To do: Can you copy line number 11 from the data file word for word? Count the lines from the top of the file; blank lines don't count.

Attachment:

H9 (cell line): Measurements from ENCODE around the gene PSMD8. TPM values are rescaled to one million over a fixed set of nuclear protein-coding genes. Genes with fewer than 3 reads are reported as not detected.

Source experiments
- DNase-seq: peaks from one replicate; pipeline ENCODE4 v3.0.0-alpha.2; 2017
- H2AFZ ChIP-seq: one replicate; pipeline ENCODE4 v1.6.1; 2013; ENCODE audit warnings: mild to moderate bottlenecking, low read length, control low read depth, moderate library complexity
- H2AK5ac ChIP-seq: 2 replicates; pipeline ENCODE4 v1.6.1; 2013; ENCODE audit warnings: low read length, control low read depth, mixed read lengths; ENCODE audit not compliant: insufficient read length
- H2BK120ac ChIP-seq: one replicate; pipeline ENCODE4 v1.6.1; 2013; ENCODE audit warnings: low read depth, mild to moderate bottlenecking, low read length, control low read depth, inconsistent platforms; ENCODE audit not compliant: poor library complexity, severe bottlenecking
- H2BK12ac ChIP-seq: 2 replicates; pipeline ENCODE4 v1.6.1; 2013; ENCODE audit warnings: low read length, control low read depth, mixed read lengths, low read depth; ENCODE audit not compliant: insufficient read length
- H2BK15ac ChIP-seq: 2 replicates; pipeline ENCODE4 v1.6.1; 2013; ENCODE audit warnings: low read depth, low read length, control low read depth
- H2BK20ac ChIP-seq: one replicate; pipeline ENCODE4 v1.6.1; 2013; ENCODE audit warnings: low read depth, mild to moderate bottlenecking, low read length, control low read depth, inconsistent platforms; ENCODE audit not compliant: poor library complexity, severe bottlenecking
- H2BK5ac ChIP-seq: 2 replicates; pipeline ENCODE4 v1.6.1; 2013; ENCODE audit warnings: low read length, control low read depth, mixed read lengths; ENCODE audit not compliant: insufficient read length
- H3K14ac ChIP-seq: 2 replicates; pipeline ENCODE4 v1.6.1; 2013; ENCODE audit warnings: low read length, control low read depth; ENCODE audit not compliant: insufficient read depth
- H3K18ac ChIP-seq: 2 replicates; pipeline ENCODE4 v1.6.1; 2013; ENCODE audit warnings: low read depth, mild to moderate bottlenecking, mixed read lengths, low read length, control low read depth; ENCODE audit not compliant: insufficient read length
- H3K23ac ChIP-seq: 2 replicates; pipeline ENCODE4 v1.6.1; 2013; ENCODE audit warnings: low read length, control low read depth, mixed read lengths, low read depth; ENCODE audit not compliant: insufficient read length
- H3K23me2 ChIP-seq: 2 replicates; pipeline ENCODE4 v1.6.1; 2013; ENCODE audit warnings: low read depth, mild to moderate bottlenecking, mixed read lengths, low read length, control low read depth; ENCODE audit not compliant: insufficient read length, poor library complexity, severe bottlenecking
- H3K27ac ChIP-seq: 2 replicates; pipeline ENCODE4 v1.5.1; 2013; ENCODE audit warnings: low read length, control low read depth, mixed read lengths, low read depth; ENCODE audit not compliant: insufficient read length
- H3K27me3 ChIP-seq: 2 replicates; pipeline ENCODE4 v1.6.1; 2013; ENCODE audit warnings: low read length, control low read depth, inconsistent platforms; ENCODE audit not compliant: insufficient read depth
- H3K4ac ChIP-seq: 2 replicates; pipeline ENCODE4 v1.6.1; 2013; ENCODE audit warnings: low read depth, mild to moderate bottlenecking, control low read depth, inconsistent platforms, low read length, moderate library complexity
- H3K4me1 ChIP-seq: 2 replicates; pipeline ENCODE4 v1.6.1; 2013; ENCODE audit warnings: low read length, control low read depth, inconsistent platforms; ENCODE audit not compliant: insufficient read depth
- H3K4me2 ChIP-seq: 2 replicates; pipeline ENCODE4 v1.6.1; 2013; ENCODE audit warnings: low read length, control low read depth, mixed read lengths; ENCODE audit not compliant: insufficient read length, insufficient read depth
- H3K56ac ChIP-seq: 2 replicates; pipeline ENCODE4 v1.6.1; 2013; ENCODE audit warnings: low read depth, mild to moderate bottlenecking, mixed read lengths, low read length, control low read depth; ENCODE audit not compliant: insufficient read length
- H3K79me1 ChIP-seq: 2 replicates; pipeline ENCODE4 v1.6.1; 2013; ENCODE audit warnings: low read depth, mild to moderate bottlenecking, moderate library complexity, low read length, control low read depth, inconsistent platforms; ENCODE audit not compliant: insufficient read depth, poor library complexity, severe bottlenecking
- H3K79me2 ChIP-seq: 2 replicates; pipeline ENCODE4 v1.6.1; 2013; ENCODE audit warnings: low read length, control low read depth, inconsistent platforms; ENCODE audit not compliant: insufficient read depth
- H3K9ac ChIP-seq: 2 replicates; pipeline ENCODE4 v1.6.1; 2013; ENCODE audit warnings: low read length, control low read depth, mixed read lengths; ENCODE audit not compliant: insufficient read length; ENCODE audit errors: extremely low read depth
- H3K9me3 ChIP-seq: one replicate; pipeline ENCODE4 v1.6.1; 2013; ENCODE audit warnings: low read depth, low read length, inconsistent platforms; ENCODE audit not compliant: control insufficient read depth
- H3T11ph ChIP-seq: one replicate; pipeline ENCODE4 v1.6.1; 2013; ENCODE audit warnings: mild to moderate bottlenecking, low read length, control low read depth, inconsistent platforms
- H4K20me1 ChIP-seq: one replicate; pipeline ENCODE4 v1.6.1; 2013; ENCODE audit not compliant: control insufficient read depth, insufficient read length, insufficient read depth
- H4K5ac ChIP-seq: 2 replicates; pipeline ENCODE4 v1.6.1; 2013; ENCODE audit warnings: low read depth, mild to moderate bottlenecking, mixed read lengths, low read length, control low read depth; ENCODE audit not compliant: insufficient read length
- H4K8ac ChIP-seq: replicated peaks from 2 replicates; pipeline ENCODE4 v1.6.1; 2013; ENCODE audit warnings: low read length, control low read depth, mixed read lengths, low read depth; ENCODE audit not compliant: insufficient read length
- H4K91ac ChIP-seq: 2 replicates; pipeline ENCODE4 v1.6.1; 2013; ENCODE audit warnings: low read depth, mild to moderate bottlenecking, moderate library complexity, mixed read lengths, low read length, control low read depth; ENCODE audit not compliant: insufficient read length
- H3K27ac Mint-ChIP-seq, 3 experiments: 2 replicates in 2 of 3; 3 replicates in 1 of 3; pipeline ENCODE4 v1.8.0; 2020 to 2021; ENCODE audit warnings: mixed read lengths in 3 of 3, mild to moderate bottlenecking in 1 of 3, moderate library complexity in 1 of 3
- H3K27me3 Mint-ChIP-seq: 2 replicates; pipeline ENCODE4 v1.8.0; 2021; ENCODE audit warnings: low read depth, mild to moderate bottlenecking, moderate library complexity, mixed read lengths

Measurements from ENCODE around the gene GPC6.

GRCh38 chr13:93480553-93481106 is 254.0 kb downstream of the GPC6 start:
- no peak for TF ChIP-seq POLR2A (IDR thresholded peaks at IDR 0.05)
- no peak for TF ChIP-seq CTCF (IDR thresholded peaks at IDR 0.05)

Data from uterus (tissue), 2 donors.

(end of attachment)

- H3K14ac ChIP-seq: 2 replicates; pipeline ENCODE4 v1.6.1; 2013; ENCODE audit warnings: low read length, control low read depth; ENCODE audit not compliant: insufficient read depth